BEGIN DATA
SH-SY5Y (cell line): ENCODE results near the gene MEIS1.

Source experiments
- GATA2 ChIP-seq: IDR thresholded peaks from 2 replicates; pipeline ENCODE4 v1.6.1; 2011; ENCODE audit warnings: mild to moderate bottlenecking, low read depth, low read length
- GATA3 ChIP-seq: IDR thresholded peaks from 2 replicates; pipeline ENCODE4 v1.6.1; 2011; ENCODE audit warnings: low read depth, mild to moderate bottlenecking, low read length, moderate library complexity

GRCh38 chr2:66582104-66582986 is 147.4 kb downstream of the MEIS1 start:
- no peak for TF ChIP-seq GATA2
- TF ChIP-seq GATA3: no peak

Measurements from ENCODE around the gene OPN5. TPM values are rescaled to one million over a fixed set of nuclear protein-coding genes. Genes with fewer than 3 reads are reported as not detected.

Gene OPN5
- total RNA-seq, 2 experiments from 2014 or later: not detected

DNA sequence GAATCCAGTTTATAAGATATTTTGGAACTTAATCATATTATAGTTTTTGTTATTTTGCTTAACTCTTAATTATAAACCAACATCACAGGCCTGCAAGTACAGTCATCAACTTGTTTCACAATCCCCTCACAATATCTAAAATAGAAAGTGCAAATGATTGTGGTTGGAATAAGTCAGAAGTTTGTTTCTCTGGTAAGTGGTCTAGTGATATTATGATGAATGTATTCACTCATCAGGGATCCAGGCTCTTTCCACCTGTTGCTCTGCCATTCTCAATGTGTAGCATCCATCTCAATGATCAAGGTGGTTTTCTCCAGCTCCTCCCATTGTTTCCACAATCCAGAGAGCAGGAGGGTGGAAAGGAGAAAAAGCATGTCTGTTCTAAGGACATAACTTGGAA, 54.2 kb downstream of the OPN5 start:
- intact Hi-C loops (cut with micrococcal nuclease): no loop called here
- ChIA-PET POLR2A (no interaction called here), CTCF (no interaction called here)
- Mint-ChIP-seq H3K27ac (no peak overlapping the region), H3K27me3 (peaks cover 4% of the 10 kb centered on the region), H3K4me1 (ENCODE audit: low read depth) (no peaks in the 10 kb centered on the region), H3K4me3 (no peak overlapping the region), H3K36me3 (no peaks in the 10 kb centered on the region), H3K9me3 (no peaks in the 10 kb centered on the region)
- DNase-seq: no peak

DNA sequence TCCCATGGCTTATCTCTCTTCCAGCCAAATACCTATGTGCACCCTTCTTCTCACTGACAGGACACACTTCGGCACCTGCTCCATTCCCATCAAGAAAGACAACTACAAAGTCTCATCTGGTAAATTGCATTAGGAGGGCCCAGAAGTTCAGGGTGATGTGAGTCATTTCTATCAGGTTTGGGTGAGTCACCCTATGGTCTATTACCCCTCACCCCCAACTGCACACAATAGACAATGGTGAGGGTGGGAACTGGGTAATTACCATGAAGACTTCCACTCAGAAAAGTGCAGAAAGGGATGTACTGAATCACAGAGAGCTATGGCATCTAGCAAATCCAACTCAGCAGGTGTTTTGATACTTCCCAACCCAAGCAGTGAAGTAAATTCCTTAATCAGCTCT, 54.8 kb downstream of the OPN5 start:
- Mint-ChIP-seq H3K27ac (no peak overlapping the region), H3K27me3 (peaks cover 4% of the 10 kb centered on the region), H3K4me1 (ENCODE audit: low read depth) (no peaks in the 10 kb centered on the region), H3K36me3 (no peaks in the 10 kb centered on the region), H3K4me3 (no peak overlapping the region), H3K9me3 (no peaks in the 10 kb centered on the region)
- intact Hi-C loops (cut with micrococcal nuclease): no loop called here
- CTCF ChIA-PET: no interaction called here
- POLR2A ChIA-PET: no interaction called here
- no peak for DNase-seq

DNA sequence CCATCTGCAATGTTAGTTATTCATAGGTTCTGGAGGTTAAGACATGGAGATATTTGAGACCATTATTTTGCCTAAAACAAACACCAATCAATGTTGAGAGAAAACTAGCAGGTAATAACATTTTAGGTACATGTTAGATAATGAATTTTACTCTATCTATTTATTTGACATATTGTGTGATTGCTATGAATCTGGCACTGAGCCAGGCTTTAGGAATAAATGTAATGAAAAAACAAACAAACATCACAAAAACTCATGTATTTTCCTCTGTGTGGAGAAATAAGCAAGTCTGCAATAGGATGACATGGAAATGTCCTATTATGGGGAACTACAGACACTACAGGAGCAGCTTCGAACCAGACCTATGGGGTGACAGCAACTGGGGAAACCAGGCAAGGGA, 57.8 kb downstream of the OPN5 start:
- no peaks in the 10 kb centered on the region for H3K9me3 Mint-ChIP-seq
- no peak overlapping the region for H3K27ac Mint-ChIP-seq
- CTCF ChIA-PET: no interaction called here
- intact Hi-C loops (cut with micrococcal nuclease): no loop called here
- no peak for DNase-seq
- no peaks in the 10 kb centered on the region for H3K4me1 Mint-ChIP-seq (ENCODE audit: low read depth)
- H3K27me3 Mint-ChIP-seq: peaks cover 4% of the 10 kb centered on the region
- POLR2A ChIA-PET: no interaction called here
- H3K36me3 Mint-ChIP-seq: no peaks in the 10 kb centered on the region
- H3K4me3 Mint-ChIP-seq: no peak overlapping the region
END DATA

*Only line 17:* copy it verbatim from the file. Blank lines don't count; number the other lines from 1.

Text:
- Mint-ChIP-seq H3K27ac (no peak overlapping the region), H3K27me3 (peaks cover 4% of the 10 kb centered on the region), H3K4me1 (ENCODE audit: low read depth) (no peaks in the 10 kb centered on the region), H3K36me3 (no peaks in the 10 kb centered on the region), H3K4me3 (no peak overlapping the region), H3K9me3 (no peaks in the 10 kb centered on the region)